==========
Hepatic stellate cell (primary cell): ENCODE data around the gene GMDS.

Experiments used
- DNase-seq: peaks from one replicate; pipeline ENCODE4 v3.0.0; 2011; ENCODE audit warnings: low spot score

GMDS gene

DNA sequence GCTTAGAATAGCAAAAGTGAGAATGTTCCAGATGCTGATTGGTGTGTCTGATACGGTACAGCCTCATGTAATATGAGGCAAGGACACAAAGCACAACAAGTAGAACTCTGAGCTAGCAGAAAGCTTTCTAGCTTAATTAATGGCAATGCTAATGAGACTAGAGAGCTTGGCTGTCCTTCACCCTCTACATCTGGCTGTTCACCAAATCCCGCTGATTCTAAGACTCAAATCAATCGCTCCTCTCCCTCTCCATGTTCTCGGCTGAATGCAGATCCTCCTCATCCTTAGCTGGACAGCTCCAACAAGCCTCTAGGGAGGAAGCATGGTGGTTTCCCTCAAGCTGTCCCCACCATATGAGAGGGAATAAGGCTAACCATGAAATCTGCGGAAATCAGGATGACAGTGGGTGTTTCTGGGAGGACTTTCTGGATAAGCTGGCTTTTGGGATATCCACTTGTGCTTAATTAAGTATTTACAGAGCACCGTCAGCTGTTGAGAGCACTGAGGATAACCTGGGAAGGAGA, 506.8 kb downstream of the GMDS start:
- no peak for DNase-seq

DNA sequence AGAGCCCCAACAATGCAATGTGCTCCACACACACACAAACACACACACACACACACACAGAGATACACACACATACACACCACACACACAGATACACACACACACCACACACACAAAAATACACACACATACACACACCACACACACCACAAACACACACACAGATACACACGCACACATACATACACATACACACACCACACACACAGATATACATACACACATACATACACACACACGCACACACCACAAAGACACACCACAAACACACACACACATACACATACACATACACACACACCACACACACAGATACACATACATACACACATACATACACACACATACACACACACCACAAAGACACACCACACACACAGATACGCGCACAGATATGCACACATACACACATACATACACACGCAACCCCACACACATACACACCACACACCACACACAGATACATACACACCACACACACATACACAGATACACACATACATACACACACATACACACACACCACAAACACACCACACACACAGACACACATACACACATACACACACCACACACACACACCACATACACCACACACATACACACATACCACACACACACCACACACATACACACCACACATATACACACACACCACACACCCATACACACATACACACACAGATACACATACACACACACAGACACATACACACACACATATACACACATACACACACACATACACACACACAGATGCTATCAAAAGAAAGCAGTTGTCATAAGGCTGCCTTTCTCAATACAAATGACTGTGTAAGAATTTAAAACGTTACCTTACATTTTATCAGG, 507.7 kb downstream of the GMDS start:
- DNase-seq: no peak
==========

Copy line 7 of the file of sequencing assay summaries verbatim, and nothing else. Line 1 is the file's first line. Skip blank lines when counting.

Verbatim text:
DNA sequence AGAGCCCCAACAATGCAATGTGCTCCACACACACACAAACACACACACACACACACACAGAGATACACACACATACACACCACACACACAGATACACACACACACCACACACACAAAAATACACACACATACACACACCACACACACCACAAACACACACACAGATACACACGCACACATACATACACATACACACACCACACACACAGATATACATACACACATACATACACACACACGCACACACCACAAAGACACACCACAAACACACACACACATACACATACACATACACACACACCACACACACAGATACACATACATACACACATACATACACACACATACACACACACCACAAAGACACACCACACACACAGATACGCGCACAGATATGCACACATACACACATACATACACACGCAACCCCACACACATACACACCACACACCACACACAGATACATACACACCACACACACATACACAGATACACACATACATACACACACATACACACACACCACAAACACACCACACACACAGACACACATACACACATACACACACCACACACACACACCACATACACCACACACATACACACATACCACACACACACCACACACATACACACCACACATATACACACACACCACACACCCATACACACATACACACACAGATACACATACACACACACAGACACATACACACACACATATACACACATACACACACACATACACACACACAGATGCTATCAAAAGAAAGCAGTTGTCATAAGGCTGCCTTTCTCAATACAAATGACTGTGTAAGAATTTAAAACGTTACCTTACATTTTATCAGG, 507.7 kb downstream of the GMDS start: